October 21, 2018
As a man with a bad temper, I know how easy it is to get angry and to stay that way; how easy it is to want to exact the last bit of punishment from the wrong-doer; how easy it is to be victim, judge and executioner all at once. And I know how satisfying it is to have one’s enemy withdraw in tears, never to return; it is almost as good as – and certainly as effective as -- exile or the guillotine. And I know how unutterably wrong all of this is!
It is wrong because it is unreasonable. As an emotional thing, anger is unreasonable by definition.
It is wrong because it is fruitless. The victims of my anger almost always find good reasons to condemn my anger. My bad mood fails to punish and actually justifies their wrong!
It is wrong because it allows the rest of my life to be shaped by their misfeasance. Once they are gone, my world is what it is because of what they did wrong!
It is wrong because I cannot get forgiveness from saying the Our Father until I have forgiven and sought forgiveness. You know the line: as we forgive those who trespass against us…
But, what about justice? Don’t some people and their deeds deserve punishment? Are we not allowed to seek an eye for an eye?
I suppose so. But human punishments cannot outlast the lifetime of the punisher. If I die before the villain, I miss the last little bits of his suffering. This is a great frustration! If he dies first; an even bigger frustration! Besides, for some crimes, there can be no justice, no suitable repayment to society or injured parties or those who love them. Nothing restores what or who has been lost; and the loss to the criminal is nowhere near proportionate. That is why the New Testament warns: The wrath of man worketh not the justice of God. After all, he lives forever.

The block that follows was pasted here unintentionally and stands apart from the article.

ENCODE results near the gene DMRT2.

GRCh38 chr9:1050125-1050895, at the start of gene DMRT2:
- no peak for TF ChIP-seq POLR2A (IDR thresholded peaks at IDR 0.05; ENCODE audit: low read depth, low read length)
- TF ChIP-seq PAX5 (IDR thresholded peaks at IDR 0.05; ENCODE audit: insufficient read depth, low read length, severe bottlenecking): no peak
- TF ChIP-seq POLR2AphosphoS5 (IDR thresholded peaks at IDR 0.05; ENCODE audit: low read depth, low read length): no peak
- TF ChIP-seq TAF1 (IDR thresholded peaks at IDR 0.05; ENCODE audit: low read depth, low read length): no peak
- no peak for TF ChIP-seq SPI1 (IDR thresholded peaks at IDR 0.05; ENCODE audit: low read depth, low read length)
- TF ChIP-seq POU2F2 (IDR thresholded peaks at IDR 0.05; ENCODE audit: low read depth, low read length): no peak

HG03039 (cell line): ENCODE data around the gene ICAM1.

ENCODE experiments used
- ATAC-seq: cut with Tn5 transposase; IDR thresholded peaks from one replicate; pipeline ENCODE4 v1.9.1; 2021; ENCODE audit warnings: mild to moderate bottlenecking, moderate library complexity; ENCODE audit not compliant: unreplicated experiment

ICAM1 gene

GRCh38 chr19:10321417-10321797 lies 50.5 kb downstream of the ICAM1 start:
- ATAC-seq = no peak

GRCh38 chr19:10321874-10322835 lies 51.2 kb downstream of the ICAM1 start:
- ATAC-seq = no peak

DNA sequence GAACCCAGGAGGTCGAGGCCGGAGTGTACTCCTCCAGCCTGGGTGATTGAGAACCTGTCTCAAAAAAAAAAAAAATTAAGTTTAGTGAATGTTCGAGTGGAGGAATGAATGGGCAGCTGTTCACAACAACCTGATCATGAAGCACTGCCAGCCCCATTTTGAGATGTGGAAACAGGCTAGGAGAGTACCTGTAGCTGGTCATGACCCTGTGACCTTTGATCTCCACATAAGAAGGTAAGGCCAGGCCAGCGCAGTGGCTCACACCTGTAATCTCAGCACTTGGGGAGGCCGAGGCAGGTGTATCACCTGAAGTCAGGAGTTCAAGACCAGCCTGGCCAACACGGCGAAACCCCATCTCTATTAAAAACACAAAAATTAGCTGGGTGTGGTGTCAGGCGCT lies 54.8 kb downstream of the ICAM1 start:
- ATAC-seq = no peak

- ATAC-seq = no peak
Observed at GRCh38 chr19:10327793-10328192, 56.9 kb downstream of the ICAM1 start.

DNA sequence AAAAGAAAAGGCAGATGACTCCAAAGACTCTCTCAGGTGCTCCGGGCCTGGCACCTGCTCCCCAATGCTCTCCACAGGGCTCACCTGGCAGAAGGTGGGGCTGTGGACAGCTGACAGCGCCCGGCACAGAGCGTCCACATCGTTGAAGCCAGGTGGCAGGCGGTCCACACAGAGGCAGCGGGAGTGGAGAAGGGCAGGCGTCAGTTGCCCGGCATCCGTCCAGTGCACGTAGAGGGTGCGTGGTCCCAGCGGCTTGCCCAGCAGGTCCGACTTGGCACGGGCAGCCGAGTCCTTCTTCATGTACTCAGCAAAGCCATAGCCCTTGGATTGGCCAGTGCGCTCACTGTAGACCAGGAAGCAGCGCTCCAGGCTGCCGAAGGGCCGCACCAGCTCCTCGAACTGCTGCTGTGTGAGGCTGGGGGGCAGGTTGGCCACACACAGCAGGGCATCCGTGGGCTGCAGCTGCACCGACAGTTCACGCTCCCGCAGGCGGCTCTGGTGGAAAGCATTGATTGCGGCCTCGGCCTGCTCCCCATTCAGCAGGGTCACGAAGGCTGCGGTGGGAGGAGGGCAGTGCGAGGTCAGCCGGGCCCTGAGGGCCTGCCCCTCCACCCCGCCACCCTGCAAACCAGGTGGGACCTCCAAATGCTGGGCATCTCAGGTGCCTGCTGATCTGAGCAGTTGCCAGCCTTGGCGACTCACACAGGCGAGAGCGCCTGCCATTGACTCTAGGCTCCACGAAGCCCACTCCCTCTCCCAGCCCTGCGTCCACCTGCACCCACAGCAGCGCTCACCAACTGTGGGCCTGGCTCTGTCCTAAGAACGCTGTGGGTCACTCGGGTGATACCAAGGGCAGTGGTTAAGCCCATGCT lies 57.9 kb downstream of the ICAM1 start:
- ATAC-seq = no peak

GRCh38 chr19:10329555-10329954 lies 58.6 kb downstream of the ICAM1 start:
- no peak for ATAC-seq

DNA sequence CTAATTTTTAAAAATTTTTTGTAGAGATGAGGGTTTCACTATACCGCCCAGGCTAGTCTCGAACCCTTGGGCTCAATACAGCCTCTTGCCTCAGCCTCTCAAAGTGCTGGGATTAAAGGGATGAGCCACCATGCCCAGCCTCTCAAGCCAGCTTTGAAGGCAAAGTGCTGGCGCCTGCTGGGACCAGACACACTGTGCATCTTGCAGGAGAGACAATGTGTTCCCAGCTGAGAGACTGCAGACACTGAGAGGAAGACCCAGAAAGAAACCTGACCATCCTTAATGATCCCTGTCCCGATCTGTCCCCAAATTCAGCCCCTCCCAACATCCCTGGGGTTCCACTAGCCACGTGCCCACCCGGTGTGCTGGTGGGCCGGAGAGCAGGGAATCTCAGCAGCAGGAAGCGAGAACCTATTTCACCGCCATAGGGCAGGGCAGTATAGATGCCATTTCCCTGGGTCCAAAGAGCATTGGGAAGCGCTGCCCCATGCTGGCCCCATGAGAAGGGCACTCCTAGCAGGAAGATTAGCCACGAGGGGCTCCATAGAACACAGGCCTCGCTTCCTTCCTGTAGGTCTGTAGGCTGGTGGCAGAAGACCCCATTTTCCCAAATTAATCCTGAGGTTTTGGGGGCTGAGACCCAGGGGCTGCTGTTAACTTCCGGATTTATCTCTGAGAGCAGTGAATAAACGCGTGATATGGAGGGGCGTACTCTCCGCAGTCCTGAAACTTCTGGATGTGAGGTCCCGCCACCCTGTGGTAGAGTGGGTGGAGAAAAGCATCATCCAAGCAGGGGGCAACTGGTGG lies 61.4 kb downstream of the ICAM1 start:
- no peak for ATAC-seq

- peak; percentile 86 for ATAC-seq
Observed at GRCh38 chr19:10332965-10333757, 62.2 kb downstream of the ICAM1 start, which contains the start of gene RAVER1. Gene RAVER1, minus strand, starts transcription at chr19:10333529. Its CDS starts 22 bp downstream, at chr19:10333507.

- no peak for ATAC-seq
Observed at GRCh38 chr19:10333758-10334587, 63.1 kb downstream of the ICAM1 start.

And then, there are all the double standards that we use. My anger is justified; yours is not. My adultery is excusable; my spouse’s is not. My thievery is only taking what is due to me; yours is just greed in action. My crimes are understandable – hardly crimes at all when you know all the circumstances; yours are just unacceptable.
As for the crimes of a third party – the crimes that you
and I identify and loathe – our anger is really righteous indignation!
A mountain of anger does not prove that the crime involved is larger than a grain of sand, or that the criminal is some sort of monster of iniquity, or that I am one ounce more virtuous than he.
So this is the bottom line: sometimes we get hurt; always hurts need healing; but anger uses the hurt to fuel an engine of revenge that destroys the life of another and allows the hurter to reshape one’s future. It also robs the injured party of the one power that only the injured possess – to forgive. It makes us truly impotent!
If you have been hurt and seek healing, we can talk. If you are just angry, listen to Christ before you say or do something that is unforgiveable.
Really and truly and abashedly yours,